A whopping 97 per cent of Nigerian businesses recorded losses during the lockdown over Covid-19 while 87 per cent said they have been negatively affected overall by by the pandemic, a nationwide survey has shown.
Titled the “National survey report on the impact of COVID-19 on Nigerian private sector,” the survey assessed the impact of the pandemic on medium and small scale businesses in Nigeria. It was conducted between March 9 and April 10 through e-questionnaire and telephone.
Most of the 13 per cent who said they have been “positively impacted” by the global health crisis operate in the health sector.
“Most of the benefiting businesses are in the healthcare, pharmaceutical sector offering essential services,” the report said, “or are currently exploring new opportunities despite the threat of the pandemic.”
For the 87 per cent who saw red, the report said this is because “majority of the countries they source their products from were on lockdown and many more have ceased operations.”
For Sanni Hassan, the CEO of D’Genius Exquisite Fashion House, the COVID-19 lockdown period gave his brand the opportunity to restrategise its service delivery and to reach “more online potential customers who have pledged patronage after the lockdown.”
In terms of their balance sheets, 97 per cent of the businesses surveyed said they recorded losses. The remaining three per cent managed to break even, the survey suggested.
Three-quarters of those who made losses said they lost $1 million or lower due to the lockdown and travel ban.
A quarter of the businesses that recorded losses (25 per cent) said they incurred more than $2 million in revenue loss. This includes 20 per cent who said they recorded losses from $2 to $3 million and five per cent who lost $3 million and above.
“We suffered some revenue losses with respect to campaigns we had earlier planned before the pandemic and our various scheduled classes,” Ibrahim Oredola, team lead at SkillNG, a startup training youth in digital and employment readiness skills, told PREMIUM TIMES.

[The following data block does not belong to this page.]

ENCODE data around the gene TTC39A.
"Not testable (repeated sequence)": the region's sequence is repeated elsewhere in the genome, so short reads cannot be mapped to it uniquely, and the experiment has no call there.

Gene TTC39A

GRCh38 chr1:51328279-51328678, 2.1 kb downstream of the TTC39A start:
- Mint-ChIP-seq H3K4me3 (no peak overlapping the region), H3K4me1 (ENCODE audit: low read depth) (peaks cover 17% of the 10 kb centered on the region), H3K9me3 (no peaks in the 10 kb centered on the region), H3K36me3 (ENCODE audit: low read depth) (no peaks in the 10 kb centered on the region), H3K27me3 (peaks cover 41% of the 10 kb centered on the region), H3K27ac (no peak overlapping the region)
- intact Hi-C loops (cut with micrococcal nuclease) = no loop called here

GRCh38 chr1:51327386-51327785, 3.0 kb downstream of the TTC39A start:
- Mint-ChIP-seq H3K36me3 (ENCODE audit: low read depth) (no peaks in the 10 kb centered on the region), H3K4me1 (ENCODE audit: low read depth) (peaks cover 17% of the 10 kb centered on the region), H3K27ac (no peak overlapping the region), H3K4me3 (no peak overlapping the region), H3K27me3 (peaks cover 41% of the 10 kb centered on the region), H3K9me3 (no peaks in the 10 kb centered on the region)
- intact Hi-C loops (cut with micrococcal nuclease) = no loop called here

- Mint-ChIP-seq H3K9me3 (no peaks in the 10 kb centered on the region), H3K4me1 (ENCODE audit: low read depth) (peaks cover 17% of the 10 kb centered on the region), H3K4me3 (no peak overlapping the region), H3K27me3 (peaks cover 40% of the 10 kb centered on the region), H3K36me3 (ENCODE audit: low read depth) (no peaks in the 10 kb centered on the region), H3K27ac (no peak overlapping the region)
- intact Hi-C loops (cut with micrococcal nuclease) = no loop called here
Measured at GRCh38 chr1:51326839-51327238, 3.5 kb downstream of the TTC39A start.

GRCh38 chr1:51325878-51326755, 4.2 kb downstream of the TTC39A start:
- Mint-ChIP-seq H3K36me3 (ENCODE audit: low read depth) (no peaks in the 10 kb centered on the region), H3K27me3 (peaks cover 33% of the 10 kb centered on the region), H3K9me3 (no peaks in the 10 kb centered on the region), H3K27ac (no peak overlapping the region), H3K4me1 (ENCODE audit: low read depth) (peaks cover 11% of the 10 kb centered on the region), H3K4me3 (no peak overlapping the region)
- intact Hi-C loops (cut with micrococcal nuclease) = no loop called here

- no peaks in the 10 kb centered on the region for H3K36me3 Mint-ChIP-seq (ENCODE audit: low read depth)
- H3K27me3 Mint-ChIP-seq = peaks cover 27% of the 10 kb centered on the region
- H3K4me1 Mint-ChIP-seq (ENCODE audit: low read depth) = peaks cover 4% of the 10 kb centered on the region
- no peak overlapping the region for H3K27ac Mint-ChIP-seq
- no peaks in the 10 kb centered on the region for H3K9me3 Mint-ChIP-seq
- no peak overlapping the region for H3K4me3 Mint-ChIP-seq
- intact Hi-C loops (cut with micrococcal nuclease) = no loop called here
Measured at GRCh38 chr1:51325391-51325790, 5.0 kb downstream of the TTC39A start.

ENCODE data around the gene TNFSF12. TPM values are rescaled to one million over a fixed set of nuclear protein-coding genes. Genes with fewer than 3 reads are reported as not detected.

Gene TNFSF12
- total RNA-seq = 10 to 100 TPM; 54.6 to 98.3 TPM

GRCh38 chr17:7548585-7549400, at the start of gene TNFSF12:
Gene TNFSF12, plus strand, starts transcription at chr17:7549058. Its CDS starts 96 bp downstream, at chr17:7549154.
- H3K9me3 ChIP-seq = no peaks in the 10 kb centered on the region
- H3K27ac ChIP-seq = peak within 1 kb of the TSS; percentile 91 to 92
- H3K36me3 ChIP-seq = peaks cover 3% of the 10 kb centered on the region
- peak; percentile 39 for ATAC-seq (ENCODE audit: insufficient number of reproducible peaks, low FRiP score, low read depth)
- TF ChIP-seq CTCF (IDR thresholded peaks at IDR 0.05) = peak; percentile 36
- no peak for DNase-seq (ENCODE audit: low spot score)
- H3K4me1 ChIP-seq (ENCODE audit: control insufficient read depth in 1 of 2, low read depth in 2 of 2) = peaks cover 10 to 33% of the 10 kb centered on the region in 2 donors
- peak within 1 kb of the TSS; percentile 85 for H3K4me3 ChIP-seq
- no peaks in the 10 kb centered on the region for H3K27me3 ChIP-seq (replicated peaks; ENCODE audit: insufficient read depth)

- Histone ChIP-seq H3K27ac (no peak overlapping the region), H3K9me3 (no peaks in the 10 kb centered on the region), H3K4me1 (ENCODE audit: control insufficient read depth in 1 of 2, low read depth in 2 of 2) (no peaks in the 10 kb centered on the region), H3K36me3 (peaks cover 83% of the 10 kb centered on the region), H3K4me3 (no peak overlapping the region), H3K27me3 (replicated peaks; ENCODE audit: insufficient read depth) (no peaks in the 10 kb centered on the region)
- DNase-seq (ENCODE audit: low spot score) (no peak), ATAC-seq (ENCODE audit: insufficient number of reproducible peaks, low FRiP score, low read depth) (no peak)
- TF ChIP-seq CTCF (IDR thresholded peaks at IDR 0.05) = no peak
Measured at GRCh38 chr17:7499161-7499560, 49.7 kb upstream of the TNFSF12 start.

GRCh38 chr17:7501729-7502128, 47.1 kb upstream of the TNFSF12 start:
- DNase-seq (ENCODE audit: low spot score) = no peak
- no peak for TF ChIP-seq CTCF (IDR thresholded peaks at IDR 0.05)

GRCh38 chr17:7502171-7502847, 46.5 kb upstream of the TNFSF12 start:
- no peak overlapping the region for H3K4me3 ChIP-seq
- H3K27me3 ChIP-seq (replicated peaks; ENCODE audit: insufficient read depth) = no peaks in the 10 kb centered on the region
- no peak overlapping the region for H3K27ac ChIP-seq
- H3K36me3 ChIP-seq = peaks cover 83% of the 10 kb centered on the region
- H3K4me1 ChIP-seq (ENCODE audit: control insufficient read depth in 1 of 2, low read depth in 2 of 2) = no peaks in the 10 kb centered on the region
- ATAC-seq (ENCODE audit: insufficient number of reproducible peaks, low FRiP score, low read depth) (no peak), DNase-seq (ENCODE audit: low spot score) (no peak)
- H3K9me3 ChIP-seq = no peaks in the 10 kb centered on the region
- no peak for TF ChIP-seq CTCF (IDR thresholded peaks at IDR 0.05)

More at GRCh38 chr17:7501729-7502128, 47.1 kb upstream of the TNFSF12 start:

Revenue loss has in turn forced some businesses to lay-off workers to cut expenditure on overheads.
Mr Hassan said although he incurred “no loss,” his profit margin fell due to the fall in consumers’ spending capacity.
“Before, for instance, when we reach out to 100 people, we can get like 20 clients, but now we need to reach 200 or more to get that number of clients,” he said.
More so, the report found that 72 per cent of the businesses surveyed experienced a contraction in job creation due to the pandemic, which has in turn resulted in them reducing staff strength.
Nigeria’s statistics bureau had said not less than four in every ten Nigerians (42 per cent) who were working before the outbreak of coronavirus in the country lost their jobs due to the impact of COVID-19, in April.
Mr Ibrahim said his company had to explore full online learning experience as opposed to its blended former offline learning approach to maintain its staff list.
Focusing more on establishing a stronger emotional connection with their users “than just trying to sell products to them” is the way Ojuolape Toheeb, CEO of Tell!, an online African startup headquartered in Nigeria, said his brand is keeping afloat.
Yet, the report said the inability of businesses to maintain their payroll has been further compounded because 60 per cent of the country’s private companies said they do not have any insurance policy or risk management system on their radar.